Happy Valentine’s Day – and hopefully it will be, unless you fall victim to the burst of spam that is aimed at lovers, at this time of year, every year.
Like clockwork, spammers and cyber crooks ramp up the volume of spam emails aimed at unsuspecting users just prior to this day culturally set aside as a “celebration of love”.
Last year at this time, we saw abnormally high rates of this type of spam, but this year according to MessageLabs, a Symantec company, the volume of Valentine’s Day-related spam has increased by 50 percent over last year. Current estimates place cupid style spam at nine per cent of this weeks spam activity.
The hook, as it always is in this type of socially engineered email scam, is based on exploiting our emotions. The fact is, we are all pretty curious creatures and let’s face it, who doesn’t like surprises. I think it’s safe to say, we all find it difficult, if not irresistible, to peek at love notes received via email.
The unfortunate truth is, these spam emails often contain links that deliver advertisements, or worse redirect the victim to an unsafe site where malware can be installed on the victim’s computer.
A friend, who is an astute and aware computer user (I though), fell for one of these carefully crafted teasing emails earlier this week. On opening the email, he was taken to a site which had pictures of hearts and puppies, and was then asked to choose which one was for him.
Fortunately, the common sense that I have been drilling into him, for ever it seems, kicked in, and he backed out of this site. If he had clicked on this site, he would have begun the process of infecting his machine with a Trojan which can connect to remote command and control Web sites.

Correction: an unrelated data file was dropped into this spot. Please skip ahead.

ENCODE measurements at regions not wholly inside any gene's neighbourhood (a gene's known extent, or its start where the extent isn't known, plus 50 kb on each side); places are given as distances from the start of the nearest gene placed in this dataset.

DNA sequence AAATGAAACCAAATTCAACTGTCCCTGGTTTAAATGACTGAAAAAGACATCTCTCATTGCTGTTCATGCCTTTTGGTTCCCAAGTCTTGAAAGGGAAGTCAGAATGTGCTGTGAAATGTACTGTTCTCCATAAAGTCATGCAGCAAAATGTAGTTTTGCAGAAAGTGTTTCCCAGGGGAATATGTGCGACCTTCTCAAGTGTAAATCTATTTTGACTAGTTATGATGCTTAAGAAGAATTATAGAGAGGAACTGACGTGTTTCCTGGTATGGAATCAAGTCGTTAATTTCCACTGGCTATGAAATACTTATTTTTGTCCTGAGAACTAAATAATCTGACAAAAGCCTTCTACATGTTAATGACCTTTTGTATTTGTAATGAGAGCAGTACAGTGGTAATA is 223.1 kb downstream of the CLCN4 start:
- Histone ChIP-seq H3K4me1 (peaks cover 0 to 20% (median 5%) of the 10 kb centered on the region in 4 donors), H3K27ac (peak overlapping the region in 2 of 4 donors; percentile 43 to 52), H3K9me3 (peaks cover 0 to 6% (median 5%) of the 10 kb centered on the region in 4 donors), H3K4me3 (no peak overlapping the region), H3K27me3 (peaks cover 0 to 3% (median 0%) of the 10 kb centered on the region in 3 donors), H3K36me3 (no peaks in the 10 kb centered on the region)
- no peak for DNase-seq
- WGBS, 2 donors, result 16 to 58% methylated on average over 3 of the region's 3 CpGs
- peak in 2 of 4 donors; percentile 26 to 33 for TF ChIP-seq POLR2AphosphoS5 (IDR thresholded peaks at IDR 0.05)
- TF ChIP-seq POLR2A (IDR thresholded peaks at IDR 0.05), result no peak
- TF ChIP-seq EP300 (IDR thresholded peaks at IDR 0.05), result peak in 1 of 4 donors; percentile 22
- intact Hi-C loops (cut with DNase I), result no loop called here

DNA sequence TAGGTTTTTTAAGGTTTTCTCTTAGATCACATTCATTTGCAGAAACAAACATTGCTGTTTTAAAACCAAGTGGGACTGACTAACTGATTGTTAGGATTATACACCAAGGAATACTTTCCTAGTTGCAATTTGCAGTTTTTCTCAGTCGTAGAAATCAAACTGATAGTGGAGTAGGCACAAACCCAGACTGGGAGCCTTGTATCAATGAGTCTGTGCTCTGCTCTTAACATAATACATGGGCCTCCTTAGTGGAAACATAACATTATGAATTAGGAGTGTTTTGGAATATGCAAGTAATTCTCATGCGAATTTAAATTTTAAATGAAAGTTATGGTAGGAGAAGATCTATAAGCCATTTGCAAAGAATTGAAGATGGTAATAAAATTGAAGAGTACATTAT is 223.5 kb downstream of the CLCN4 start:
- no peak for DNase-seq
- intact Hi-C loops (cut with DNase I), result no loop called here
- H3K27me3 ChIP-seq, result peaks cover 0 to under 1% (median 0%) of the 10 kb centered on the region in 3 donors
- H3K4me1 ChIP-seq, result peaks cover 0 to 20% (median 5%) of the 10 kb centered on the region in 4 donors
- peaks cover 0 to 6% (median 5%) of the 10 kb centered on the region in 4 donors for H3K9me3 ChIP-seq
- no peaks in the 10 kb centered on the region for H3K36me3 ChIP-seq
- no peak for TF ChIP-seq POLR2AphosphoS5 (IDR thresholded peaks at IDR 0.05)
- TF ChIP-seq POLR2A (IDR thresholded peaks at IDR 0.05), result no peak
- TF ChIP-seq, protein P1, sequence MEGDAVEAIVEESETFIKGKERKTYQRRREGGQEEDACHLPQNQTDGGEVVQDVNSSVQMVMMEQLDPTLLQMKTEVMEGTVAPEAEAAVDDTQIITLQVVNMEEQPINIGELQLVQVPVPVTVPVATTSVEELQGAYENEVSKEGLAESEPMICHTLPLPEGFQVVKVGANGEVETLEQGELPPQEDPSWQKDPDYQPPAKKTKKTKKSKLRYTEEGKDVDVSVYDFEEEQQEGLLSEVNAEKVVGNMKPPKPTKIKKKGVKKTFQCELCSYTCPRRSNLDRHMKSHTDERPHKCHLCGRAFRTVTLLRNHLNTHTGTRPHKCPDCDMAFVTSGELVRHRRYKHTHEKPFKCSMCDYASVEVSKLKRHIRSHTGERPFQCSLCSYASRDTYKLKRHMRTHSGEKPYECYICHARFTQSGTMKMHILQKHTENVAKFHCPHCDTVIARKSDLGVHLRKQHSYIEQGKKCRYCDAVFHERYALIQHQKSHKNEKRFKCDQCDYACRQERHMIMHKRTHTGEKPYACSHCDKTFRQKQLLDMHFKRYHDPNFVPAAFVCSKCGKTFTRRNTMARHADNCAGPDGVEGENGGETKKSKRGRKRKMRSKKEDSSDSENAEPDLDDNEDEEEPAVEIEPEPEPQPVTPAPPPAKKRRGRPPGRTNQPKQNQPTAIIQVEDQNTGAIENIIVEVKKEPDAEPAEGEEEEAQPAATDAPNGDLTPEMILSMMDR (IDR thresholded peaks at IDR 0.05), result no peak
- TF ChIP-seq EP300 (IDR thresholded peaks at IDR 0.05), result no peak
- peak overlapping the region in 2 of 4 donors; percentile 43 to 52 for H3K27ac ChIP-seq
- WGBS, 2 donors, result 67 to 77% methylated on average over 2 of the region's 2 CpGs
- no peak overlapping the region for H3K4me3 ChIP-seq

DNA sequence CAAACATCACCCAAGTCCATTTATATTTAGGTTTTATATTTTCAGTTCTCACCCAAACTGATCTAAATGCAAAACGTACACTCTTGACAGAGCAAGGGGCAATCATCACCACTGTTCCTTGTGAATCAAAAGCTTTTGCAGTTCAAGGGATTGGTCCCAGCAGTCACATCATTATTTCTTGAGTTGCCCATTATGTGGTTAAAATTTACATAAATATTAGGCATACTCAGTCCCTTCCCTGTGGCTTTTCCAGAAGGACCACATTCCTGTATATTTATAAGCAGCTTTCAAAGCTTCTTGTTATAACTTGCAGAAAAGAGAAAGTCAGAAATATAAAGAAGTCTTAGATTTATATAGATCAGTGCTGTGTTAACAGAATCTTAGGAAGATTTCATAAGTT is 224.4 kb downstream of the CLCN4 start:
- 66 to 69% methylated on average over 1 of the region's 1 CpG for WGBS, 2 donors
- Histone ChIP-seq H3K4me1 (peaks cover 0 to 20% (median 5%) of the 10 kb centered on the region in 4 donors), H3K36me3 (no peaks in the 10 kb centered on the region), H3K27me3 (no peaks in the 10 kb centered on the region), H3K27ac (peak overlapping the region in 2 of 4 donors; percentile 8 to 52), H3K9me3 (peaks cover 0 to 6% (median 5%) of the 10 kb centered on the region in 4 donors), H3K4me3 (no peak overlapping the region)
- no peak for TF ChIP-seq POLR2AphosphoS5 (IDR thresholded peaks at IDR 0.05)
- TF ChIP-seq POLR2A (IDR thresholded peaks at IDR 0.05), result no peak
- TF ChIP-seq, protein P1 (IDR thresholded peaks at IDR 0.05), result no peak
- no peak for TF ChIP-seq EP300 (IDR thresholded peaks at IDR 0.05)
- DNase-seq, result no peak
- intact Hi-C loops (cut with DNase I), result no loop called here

Unfortunately, being smart is often NOT enough to protect yourself. Experienced users are on guard year round for these, and other types of scam/spam email.
You know what to do, right?
Don’t open emails that come from untrusted sources.
Don’t run files that you receive via email without making sure of their origin.
Don’t click links in emails. If they come from a known source, type them on the browser’s address bar. If they come from an untrusted source, simply ignore them, as they could take you to a web site designed to download malware onto your computer.
Keep your computer protected. Install a security solution and keep it up-to-date.
Need security solutions? Checkout “The 35 Best Free Applications – Tried, Tested and Reliable!”, on this site.
For additional timely advice on the scourge of spam, checkout “Make $6,513 a Day Doing This” from the pen of fellow blogger, TechPaul.
To help you keep ahead of cyber criminals, visit Scambusters.org, where you can get all the latest information on Internet Scams, Identity Theft, Internet Fraud, and more.
3 responses to “Cupid Is Out To Get You – Valentine’s Day Spam Jumps”
Pingback: ring » Blog Archive » Cupid Is Out To Get You - Valentine’s Day Spam Jumps « Bill …
Another timely posting of excellent advice, delightfully presented.
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